From 1 October 2011 a change in The Tax Administration Act saw the abolition of gift duty. While this means that you can transfer property freely without incurring gift duty, you do need to be aware of the implications of making large gifts, because the law relating to eligibility for residential care subsidies under the Social Security Act has not changed.
Family trusts and gifting
It has been common for people to establish family trusts with the intention of divesting themselves of assets, to improve their chances of being eligible for a residential care subsidy.
A common scenario is for assets to have been transferred to a trust, with a debt equivalent to the value of the transferred asset being owed by the trust back to the person who set up the trust (the “settlor”). The debt is then gifted off at the previously prescribed rate (to avoid gift duty) of $27,000.00 per year. A debt owed by a trust to a settlor is an asset of the settlor.
After 1 October 2011 it became possible to transfer assets directly to a trust without the need for a subsequent gifting programme, or to forgive the entire remaining balance of a debt owed by a trust to a settlor.
Now it is also possible to gift assets to other people as well as a trust and not have to pay gift duty.
Asset limits for Social Welfare financial means assessment
The principle underpinning social welfare law is that people should not receive assistance from the State when they have the resources to support themselves.
The Ministry of Social Development (MSD) assesses whether a person aged 65 or over is eligible for a residential care subsidy on the basis of the value of his or her assets and financial means at the time of applying for assistance.
The eligibility thresholds are set at two different levels. Threshold A is $227,125.00 and applies to every resident assessed as requiring care: (a) who has no spouse or partner; or (b) whose spouse or partner is also a resident assessed as requiring care; or (c) whose spouse or partner is not a resident assessed as requiring care but who has elected to have Threshold A apply to him or her rather than Threshold B.
Threshold B is $124,379.00 and applies to every resident assessed as requiring care: (a) whose spouse or partner is not a resident assessed as requiring care; and (b) who has not elected to have Threshold A apply to him or her.
The thresholds represent value of assets. Certain assets are exempt: household furniture and personal belongings, up to $10,000.00 of pre-paid funeral expenses, and, if Option B is elected, the home and car.
Assets not included in the assessment are personal effects and an allowance of $10,000.00 for pre-paid funeral expenses.
Allowable gifting under the Social Welfare regime
There are limits on allowable gifting per application for a residential care subsidy prior to any application being made.
In the five years prior to the application being made, each applicant or his or her spouse may only gift $6,500.00 per year. Any gifting above that amount is deemed to be excess gifting and will be counted back in the assessment.
So, if you were gifting $27,000.00 per year to avoid having to pay gift duty under the tax laws, $21,000.00 of each gift made in the five years prior to the application is excess gifting and taken into account in the social welfare assessment.
Beyond five years prior to the application being made, the allowable annual gifting limit is $27,000.00.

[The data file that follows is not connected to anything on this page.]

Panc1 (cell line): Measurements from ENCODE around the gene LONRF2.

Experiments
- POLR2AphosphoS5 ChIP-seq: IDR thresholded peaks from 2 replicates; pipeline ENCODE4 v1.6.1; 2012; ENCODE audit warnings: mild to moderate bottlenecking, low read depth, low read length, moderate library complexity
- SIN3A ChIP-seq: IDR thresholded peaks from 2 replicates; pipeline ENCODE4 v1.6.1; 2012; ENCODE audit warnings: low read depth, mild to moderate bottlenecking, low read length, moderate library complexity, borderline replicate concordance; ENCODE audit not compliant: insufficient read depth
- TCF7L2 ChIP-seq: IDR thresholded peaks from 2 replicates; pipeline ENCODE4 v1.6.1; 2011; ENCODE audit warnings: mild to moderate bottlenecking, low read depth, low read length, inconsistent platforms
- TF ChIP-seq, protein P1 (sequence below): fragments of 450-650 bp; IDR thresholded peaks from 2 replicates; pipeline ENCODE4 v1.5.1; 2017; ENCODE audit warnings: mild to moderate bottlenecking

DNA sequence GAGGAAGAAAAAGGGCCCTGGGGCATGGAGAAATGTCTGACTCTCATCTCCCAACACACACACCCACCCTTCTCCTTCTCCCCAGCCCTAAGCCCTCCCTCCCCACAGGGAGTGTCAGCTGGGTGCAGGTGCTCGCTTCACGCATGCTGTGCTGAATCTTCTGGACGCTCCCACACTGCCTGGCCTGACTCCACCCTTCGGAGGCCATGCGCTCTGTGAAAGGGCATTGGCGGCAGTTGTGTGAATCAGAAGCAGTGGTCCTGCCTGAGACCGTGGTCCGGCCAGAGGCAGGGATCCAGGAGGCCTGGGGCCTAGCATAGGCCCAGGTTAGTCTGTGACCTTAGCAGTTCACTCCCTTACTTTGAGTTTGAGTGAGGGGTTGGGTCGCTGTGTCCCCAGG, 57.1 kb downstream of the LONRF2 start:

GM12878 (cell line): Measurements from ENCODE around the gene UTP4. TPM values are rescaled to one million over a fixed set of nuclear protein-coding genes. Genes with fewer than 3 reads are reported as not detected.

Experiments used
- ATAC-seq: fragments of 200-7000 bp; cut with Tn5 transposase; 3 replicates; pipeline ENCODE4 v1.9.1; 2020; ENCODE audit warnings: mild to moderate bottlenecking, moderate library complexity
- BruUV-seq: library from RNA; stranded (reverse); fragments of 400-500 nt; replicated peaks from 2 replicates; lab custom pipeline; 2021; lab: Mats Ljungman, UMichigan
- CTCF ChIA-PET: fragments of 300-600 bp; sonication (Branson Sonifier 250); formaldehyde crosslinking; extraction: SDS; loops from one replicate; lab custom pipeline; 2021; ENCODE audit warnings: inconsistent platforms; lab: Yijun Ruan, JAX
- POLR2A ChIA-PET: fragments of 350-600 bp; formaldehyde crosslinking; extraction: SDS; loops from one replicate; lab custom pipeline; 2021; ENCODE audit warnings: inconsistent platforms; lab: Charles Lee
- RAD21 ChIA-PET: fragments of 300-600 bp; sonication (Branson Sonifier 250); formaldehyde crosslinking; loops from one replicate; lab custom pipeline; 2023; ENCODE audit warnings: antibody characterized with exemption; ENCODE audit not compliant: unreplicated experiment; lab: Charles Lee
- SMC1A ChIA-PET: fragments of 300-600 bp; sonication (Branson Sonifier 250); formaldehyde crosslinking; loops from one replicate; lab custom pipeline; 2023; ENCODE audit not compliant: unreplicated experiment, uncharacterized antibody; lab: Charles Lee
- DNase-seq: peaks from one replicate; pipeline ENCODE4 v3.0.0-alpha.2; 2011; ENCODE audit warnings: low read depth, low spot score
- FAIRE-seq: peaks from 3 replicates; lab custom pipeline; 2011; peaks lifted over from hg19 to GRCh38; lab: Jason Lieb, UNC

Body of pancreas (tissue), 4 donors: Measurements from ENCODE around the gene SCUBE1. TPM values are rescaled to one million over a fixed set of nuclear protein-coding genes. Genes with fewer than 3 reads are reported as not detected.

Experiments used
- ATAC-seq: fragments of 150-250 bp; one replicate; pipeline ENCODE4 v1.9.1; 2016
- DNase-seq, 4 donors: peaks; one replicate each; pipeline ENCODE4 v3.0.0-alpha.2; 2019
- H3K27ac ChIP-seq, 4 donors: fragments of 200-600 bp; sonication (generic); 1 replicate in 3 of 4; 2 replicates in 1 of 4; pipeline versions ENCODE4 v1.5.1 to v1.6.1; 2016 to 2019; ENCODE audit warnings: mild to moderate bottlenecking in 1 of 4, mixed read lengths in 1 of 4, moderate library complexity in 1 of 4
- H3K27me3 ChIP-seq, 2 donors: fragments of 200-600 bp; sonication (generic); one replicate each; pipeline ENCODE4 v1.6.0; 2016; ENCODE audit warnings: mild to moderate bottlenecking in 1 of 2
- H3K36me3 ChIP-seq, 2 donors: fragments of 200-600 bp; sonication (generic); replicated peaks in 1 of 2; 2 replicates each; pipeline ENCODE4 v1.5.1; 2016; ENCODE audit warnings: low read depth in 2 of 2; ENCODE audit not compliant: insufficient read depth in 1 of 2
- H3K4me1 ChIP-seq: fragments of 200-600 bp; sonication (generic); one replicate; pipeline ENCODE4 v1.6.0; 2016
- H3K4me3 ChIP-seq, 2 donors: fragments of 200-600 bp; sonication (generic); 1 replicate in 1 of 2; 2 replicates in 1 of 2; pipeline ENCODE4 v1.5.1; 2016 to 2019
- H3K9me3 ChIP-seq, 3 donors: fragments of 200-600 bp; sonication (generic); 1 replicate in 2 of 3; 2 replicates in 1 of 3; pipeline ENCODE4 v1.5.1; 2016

After 1 October 2011, the amount of gifting allowed by MSD does not change. Therefore, if a large gift of assets is made after 1 October 2011, there will be a large amount of excess gifting taken into account by MSD in assessing eligibility for a care subsidy. If you make a one-off gift of $500,000.00 ten years before applying for a rest home subsidy, for example, the first $27,000.00 of that gift will be allowed, but the balance ($473,000.00) will be treated as your personal asset. Under the current rules, you would not be eligible for a rest home subsidy in these circumstances because you will be deemed to have a personal asset of $473,000.00.
When MSD assesses eligibility for a subsidy, applicants are required to make full disclosure of all assets, income, transfers of assets to trusts or family members, and all gifting, no matter how long ago. MSD has extensive resources and wide powers available to investigate an applicant’s financial circumstances and estate planning measures, beyond mere reliance on disclosure made by the applicant.
An applicant should not attempt to make himself eligible for a subsidy by giving assets away or selling them for an under-value, or by going without income or payment. This is known as “deprivation” and MSD can consider deprivation which may have occurred at any time.
It is very important to remember that the MSD can look back at gifting and deprivation devices as far as it deems necessary.
Whose assets are counted?
“Assets” for the purposes of assessment are assets of the applicant and spouse or partner, whether owned jointly or separately. This means that even if the applicant and spouse/partner have entered into a relationship property agreement which classifies certain property as “separate property” for the purposes of the Property (Relationships) Act, that separate property will still be taken into account by MSD in the financial means assessment.
When undertaking an estate planning exercise, it is crucial that you understand the choices available to you and the implications of those choices, not only in the short term, but also in the later stages of your life. A decision to divest yourself of assets may not prove to be a sound plan in the long run. Before gifting assets to trusts or family, you should talk to your advisors about the implications of doing this.
Published: 28 February 2020